All MA students in my graduate program (social sciences) are required to take a course titled 'Thought and Theory'. Ostensibly, the course should serve as an in-depth introduction for students to the contemporary debates and prevailing theories and schools of thought in our discipline. (This is particularly important as there are many students in the program who are new to the discipline, and because the discipline is very broad-reaching.) Students should, at the end of the course, be able to situate their thinking in the overarching disciplinary conversation.
For the first time, this course is being taught not by a social theorist, but by a professor who's specialization is more technical. Instead of assigning foundational texts or the significant thinkers in our field, the professor downloaded the past 20 years worth of publications in one of the field's journals, ran a textual analysis of it, and calculated the articles that had the highest 'centrality score'. We are reading only those articles, most of which have been highly technical, not theoretical, and which offer only a very narrow view of what is going on the discipline.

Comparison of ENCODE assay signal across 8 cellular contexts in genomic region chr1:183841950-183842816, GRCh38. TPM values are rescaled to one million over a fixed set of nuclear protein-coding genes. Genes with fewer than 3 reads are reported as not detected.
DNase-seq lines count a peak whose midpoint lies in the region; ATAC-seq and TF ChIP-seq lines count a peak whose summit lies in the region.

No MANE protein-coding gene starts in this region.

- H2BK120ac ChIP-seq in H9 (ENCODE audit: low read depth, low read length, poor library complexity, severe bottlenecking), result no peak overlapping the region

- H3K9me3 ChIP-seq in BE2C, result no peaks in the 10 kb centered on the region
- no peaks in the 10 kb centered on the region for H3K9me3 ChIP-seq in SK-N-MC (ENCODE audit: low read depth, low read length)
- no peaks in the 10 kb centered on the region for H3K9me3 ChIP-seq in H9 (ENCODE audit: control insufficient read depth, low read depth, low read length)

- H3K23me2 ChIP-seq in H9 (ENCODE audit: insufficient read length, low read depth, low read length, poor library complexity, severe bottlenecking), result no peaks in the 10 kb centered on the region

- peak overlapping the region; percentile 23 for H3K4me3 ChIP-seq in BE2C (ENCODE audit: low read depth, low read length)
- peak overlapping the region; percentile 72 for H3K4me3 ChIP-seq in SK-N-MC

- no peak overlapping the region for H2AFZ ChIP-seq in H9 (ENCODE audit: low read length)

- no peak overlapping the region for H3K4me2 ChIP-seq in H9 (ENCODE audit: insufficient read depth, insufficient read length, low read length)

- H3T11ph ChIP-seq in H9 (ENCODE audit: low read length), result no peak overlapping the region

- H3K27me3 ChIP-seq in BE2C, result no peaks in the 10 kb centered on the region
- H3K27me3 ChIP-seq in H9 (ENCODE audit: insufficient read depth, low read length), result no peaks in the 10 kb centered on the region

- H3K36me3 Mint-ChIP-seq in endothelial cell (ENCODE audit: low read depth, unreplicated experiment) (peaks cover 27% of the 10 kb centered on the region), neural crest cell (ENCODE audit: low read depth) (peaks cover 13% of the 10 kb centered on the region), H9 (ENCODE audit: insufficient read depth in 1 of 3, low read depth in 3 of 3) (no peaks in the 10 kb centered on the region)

The students are extremely upset, and feel like we are losing out on an important educational experience. The professor has been unwilling to budge from his pedagogical position, despite many students expressing their exasperation and confusion. He told one student that she was wrong for feeling exasperated and confused.
My question is -- how should we as a current cohort of students in the department address this? The professor himself has been unreceptive to criticism (criticism which has been very polite and often at least trying to be constructive). Do we write a joint email to the department chair? I have close working relationships with other professors in the department, but feel uncomfortable complaining to them about one of their colleagues. What is the etiquette and best course of action here?